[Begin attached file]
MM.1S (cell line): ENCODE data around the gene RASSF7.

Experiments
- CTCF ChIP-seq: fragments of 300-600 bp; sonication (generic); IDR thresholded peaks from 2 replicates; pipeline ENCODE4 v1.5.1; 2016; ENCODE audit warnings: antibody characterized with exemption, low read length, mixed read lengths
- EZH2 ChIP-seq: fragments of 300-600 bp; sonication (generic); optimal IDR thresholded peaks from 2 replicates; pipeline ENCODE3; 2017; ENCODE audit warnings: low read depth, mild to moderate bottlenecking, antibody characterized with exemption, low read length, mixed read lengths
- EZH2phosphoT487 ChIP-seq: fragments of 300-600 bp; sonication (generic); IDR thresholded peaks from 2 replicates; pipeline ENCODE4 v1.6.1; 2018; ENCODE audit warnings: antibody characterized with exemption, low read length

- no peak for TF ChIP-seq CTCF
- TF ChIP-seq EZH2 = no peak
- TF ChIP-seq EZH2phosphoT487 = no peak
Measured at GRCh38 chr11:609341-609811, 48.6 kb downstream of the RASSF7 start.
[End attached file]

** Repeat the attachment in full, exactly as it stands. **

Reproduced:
MM.1S (cell line): ENCODE data around the gene RASSF7.

Experiments
- CTCF ChIP-seq: fragments of 300-600 bp; sonication (generic); IDR thresholded peaks from 2 replicates; pipeline ENCODE4 v1.5.1; 2016; ENCODE audit warnings: antibody characterized with exemption, low read length, mixed read lengths
- EZH2 ChIP-seq: fragments of 300-600 bp; sonication (generic); optimal IDR thresholded peaks from 2 replicates; pipeline ENCODE3; 2017; ENCODE audit warnings: low read depth, mild to moderate bottlenecking, antibody characterized with exemption, low read length, mixed read lengths
- EZH2phosphoT487 ChIP-seq: fragments of 300-600 bp; sonication (generic); IDR thresholded peaks from 2 replicates; pipeline ENCODE4 v1.6.1; 2018; ENCODE audit warnings: antibody characterized with exemption, low read length

- no peak for TF ChIP-seq CTCF
- TF ChIP-seq EZH2 = no peak
- TF ChIP-seq EZH2phosphoT487 = no peak
Measured at GRCh38 chr11:609341-609811, 48.6 kb downstream of the RASSF7 start.